A fun adventure that makes up for its messy stylistic mashup with great action and a surprisingly amount of heart thrown in amongst all the comedy.
The Adam Project is a lot of things; it’s a sci-fi-action-comedy about a pilot from the year 2050 who travels back in time to 2022 and must team up with his 12-year-old self in order to save the future. While I found it to be a bit of a mess, stylistically speaking, as it often feels like a bunch of other movies stitched together like Frankenstein’s monster, it was nonetheless an enjoyable time and typical of what I expect from a movie starring Ryan Reynolds.
After making a narrow escape from pursuers in the year 2050, wise-cracking pilot Adam Reed (Ryan Reynolds) uses his time jet to travel back in time to search for his missing wife and fellow time traveling pilot, Laura (Zoe Saldaña). There’s just one problem: he was supposed to travel to the year 2018 where his wife was last seen but mistakenly ends up in 2022.
When Adam’s time jet won’t let him make another time jump to 2018 due to injuries sustained from his escape from 2050, Adam must team up with his equally wise-cracking 12-year-old self (Walker Scobell), whose matching DNA and uninjured body can activate the jet. With deadly pursuers from the future hot on their trails, both young and older Adams must work together if they are to find Laura and save the future from the time traveling technology invented by their scientist father, Louis Reed (Mark Ruffalo).
By now we’ve seen enough Ryan Reynolds movies to know he doesn’t stray far from his lane. He’s Ryan Ryenolds in every movie, but we enjoy watching him because he’s charismatic, handsome, witty and simply fun to watch on screen. I’m a fan. Well, you get all that charisma, handsomeness, wit and fun as you would expect in any other Ryan Reynolds movie, only this time he’s “Ryan Reynolds the time traveling pilot” who gets to bond with his younger self. He delivers exactly what you expect. Nothing more, nothing less.
Walker Scobell is pretty well cast as young Adam as he looks like he could be Reynolds at age 12 – if you ignore the hair color difference. This is his first feature film and gives a solid performance (given the genre) of a boy dealing with the death of his father and is bitter towards his mother, Ellie (Jennifer Garner), while dealing with the loss. Unfortunately, the dialogue given to his character lessens his performance as the writers have given him the same amount of wit as adult Adam. This results in very unnatural and unconvincing lines coming from a child who talks just like an adult Ryan Reynolds. It doesn’t really work.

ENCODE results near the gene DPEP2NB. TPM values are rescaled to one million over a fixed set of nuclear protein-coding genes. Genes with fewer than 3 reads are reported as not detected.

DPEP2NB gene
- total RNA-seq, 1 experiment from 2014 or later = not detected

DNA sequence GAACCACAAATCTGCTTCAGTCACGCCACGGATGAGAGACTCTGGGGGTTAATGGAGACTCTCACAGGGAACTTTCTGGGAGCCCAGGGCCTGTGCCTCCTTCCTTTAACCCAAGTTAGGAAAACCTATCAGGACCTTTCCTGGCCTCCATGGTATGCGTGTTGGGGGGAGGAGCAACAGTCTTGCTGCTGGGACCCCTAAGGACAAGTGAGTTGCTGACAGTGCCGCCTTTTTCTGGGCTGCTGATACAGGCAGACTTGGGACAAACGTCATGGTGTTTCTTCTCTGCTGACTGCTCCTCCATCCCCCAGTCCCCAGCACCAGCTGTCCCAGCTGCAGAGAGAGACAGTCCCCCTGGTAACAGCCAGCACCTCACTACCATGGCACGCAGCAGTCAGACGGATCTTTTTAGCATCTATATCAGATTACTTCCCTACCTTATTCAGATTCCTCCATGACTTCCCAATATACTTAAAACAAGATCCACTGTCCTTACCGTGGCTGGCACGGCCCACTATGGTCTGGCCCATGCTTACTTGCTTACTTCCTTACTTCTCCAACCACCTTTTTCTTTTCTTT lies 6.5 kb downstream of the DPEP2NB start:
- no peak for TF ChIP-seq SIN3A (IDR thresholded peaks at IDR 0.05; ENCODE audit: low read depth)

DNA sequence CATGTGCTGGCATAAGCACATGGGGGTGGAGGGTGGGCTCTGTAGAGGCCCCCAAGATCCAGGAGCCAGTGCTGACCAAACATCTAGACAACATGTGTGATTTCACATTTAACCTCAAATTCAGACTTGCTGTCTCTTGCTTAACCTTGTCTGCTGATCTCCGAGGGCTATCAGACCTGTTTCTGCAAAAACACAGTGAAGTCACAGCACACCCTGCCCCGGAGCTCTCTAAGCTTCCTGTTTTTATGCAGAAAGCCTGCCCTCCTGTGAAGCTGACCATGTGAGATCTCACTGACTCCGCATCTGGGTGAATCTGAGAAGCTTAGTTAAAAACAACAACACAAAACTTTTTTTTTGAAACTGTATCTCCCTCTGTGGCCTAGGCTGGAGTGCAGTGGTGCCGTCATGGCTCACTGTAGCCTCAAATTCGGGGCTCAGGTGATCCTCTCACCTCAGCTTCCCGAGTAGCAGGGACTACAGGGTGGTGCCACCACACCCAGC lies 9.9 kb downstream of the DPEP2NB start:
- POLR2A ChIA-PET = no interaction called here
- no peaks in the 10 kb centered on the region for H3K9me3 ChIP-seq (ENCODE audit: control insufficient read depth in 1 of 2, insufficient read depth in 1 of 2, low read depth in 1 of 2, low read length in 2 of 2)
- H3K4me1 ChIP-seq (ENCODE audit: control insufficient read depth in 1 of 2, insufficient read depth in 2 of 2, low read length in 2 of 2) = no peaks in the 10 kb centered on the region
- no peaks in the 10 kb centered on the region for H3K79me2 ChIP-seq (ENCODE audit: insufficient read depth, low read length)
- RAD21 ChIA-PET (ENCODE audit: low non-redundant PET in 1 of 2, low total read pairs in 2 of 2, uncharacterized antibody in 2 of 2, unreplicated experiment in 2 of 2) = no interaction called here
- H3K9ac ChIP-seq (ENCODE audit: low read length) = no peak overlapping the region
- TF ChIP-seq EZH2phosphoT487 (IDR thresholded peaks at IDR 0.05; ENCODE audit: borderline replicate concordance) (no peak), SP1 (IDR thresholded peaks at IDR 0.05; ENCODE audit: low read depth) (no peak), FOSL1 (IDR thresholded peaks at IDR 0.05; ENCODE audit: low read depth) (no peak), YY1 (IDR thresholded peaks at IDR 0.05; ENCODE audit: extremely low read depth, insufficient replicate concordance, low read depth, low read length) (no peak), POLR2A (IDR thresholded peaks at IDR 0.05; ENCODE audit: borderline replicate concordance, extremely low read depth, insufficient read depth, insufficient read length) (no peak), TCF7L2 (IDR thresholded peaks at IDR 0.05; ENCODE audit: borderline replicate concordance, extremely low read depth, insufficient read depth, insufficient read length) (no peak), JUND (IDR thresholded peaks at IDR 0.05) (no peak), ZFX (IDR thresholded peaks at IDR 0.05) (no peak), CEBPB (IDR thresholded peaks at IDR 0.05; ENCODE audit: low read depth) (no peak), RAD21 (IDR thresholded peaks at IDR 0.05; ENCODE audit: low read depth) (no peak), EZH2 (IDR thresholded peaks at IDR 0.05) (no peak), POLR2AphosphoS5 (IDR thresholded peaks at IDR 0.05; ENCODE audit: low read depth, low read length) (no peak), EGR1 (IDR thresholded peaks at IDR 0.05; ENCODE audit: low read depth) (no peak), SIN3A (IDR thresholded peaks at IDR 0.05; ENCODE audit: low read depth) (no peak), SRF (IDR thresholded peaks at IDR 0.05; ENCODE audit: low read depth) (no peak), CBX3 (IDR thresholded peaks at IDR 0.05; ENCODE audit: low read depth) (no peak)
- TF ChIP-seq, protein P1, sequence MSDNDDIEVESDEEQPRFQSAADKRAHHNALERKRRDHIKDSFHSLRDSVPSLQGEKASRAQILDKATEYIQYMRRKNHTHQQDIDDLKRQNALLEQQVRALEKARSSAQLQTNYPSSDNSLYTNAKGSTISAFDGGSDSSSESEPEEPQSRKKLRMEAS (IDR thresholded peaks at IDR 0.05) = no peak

Director Shawn Levy (Free Guy, Night at the Museum: Secret of the Tomb) has made a very fun but stylistically messy movie that blends several genres into some kind of blockbuster stew. But instead of gelling together well, The Adam Project feels like it’s skipping between the genres that it’s borrowing from, and only when the plot needs it to. It’s still enjoyable as there’s plenty of action, CGI eye-candy and witty dialogue (see: Ryan Reynolds) to make it a visually pleasing pop-corn flick, but the style transitions can feel awkward when they make you feel like you’re suddenly in a different movie.
The Adam Project isn’t brilliant, as far as time travel movies go, but it’s still a fun adventure that makes up for its messy stylistic mashup by having an engaging tone, great visual action and a surprisingly amount of heart thrown in amongst all the comedy. It’s your typical Ryan Reynolds movie, for better or worse, so if you’re a fan of his particular *ahem* style of performance then you’ll definitely have a good time watching this one do its thing.
- MPAA Rating: PG-13
- Release Date: March 11, 2022
- Distributor: Netflix
Originally published on March 20, 2022 at https://www.popzara.com/movies/vod-reviews/the-adam-project-2022/